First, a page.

Two Options For Treating Solar Urticaria

Within every fiction story, there is a grain of truth. Case in point, in many vampire stories, the fanged antagonist turns into a pile of dust whenever he or she comes into prolonged contact with sunlight. Although vampires aren't real, sun allergies are. Called solar urticaria, people with this condition experience a variety of symptoms including itching, pain, and hives whenever their skin comes into contact with the sun's rays. Here's more information about this allergy and possible treatment options.

A Rare Allergy Disorder

As previously explained, people with solar urticaria have allergic reactions whenever the sun touches their skin. Specifically, people with this condition are allergic to the UV rays the sun emits, which means they can't use tanning beds or any product that uses UV light.

Some people develop solar urticaria via genetics. However, other people develop it as a side effect to exposure to certain chemicals or medications. For example, people who take benoxaprofen may develop this allergy as well as those who handle tar and pitch.

Diagnosing this condition can be challenging, but you may have solar urticaria if you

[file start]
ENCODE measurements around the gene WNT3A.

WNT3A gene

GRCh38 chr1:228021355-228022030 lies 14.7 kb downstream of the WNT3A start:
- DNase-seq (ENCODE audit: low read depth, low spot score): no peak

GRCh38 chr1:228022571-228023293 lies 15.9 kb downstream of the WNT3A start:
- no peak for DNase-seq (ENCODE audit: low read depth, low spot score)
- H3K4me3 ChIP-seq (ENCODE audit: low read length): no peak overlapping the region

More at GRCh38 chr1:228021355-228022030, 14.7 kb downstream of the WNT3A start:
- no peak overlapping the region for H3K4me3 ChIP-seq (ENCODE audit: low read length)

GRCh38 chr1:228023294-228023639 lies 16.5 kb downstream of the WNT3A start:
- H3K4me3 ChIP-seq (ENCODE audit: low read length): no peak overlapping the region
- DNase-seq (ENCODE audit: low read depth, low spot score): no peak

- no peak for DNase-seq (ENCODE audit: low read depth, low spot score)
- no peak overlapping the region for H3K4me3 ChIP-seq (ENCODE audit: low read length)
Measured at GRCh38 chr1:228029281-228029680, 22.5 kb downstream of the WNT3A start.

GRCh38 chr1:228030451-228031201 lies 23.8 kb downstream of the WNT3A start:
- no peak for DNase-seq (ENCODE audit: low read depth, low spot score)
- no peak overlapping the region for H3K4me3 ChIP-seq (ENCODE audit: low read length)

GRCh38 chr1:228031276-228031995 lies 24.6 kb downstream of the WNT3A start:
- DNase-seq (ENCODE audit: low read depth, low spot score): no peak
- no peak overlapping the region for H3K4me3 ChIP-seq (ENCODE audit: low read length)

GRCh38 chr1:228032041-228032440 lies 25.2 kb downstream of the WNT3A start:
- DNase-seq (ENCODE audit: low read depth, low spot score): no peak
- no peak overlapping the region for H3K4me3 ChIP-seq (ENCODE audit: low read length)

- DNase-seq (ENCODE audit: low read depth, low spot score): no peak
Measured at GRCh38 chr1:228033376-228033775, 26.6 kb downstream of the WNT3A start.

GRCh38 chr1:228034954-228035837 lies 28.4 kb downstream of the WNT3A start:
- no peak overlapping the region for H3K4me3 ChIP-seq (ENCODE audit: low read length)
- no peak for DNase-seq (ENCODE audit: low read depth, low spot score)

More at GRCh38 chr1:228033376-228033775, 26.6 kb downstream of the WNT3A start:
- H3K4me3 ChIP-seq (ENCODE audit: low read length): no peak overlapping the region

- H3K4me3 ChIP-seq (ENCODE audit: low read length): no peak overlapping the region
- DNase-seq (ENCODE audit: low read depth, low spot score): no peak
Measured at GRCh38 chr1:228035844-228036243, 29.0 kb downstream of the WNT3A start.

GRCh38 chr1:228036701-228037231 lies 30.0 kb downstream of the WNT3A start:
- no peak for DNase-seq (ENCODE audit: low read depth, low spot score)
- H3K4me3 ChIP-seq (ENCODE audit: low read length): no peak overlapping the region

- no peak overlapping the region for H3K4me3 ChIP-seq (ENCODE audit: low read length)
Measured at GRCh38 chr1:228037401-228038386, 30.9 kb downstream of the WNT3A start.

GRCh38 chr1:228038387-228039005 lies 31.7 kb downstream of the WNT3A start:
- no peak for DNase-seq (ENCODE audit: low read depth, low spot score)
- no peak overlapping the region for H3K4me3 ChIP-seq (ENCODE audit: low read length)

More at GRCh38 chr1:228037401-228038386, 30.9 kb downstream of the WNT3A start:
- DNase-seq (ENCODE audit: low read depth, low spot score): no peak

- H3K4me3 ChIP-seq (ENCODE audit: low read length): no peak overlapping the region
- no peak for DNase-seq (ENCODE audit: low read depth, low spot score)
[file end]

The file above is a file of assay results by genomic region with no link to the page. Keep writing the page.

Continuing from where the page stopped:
• break out in hives after being in the sun for 10 minutes; these marks usually go away after a few hours indoors
  • get headaches or feel weak and nauseated after having a large patch of skin exposed to the sun
  • experience itchy skin
  • have red patches that form on the skin and become swollen

A healthcare professional will typically perform a photopatch test (i.e. expose a patch of skin to UV rays) to help him or her determine if you are affected by this condition.

Treating Solar Urticaria

There are a several different ways to treat this allergy. One common way is to desensitize the skin by exposing it gradually to increasing amounts of UV light that causes the allergic reaction. The patient builds up a tolerance to the sun that helps prevent outbreaks for a period of time.

There are two different types of this treatment: phototherapy and photochemotherapy, with the main difference being phototherapy only lasts for up to three days while the results from photochemotherapy last longer.

Another treatment option is to take immunosuppressant drugs that stop the immune system from reacting aggressively to allergen. This type of treatment is best for extreme cases as these medications reduce the effectiveness of your body's defense systems and puts you at a greater risk of falling ill.

For more information about this condition or other treatment options, contact an allergy specialist.